Measuring A Countertop Overhang Is Extremely Simple. Here's How To Do It

When planning for a kitchen or bathroom renovation, small details like the size of the countertop overhang can make or break whether the space functions as it should when all is said and done. Since countertops are a huge investment, it is crucial to avoid mistakes when choosing countertops for your home by carefully considering all the design details prior to fabrication. Doing a little research on the measurements of your (or your friends') existing overhangs could help you understand what will work for you and what will not. Measuring an existing countertop overhang is a piece of cake — simply slide your trusty tape measure directly under the bottom surface of the overhang, place the end firmly against the face of the cabinet frame, and read the measurement. It's that simple!

There are some standard countertop overhangs that are a default with fabricators. For example, the front edge of a countertop typically overhangs the cabinet frame by 1 to 1½ inches depending on the cabinet door, whereas the side edge of a countertop is usually ⅛ to ¼ inches beyond the side of the cabinet frame and flush when meeting a wall. Bar and counter height overhangs for seating are generally 12 to 15 inches but can vary quite a bit depending on countertop height and material. Before diving into your renovation project, use a tape measure to take note of overhangs everywhere you go to ensure you know when standard overhangs will suffice or when to deviate from the norm.

Measuring and understanding standard countertop overhangs

While measuring an overhang is easy, there are a couple different ways to measure to ensure you are getting the most precise reading. There are many common countertop edge styles, some of which are easier to measure than others, so adjust the placement of your tape measure depending on the profile. For flatter edge styles, like eased, or styles where the widest point of the countertop is at the bottom edge, like ogee or half bullnose, face the tape measure sideways and read from the side. For more rounded profiles, like bullnose, where it is harder to judge the widest part from the side, face your tape measure upwards towards the ceiling and read it from above.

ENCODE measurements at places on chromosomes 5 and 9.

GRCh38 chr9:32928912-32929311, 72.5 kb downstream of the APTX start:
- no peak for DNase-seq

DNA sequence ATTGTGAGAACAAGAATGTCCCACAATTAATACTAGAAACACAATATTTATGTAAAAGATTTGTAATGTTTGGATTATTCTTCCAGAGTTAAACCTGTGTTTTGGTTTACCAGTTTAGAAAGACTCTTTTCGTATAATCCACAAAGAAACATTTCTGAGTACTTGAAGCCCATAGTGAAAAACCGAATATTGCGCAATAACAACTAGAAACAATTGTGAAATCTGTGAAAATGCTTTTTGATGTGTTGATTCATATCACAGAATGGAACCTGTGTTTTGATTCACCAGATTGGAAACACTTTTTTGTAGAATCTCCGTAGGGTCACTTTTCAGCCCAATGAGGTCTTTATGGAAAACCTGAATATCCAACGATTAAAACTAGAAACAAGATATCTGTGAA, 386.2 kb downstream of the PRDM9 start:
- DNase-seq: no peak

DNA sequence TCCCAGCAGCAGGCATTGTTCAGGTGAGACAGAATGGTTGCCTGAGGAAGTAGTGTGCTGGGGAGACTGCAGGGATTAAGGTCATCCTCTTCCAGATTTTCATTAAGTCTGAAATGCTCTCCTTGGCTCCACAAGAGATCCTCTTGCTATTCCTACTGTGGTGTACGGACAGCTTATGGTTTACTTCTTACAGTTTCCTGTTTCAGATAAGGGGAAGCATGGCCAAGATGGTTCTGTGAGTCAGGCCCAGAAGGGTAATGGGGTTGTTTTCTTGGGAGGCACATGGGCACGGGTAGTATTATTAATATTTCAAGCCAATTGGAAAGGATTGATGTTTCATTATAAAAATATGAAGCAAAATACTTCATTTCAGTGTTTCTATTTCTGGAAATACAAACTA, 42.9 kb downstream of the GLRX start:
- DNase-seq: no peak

When determining the ideal countertop overhang distance for your remodel, you will typically go with standard overhangs for non-seating areas. This is because most homes have framed cabinets with an overlay door style or frameless kitchen cabinets, both of which have doors that sit on top of the surface of the cabinet box. Therefore, a standard overhang of 1½ inches would extend about ¾ inches beyond the cabinet doors. However, if you opt for inset cabinet doors that sit flush with the frame, be sure to reduce the overhang to between ½ and ¾ inch beyond the frame and doors.

Determining countertop overhangs for seating areas

The countertop overhang type that can vary substantially from standard is an overhang designed for seating, which is typically 12 inches. Seating countertops can be at a raised bar height or at the same height as your current countertops. Generally, the higher the surface, the less of an overhang that's required, since the angle of the body is less severe when seated. Therefore, when space is at a premium, a bar height overhang (42 inches) can be reduced to 8 inches, which will still provide enough room for your legs.

Conversely, when the countertop is at regular height (36 inches), a homeowner may opt to give themselves a few extra inches beyond the standard (perhaps 15 inches) for more leg room or housing larger counter stools. In some cases, countertops are dropped in areas to standard dining table height (30 inches). In this case, it is recommended to increase countertop overhangs to 18 inches for proper leg room. A major consideration for these larger overhangs is the additional support required for the installation, as materials have a maximum overhang they can achieve without brackets or posts as well as a maximum with additional support. For example, standard 3 centimeter thick quartz counters can typically overhang about 14 or 15 inches without additional support, up to 24 inches with brackets or corbels, and further with posts or additional substrates as long as the overhang is less than ⅓ the size of the entire countertop.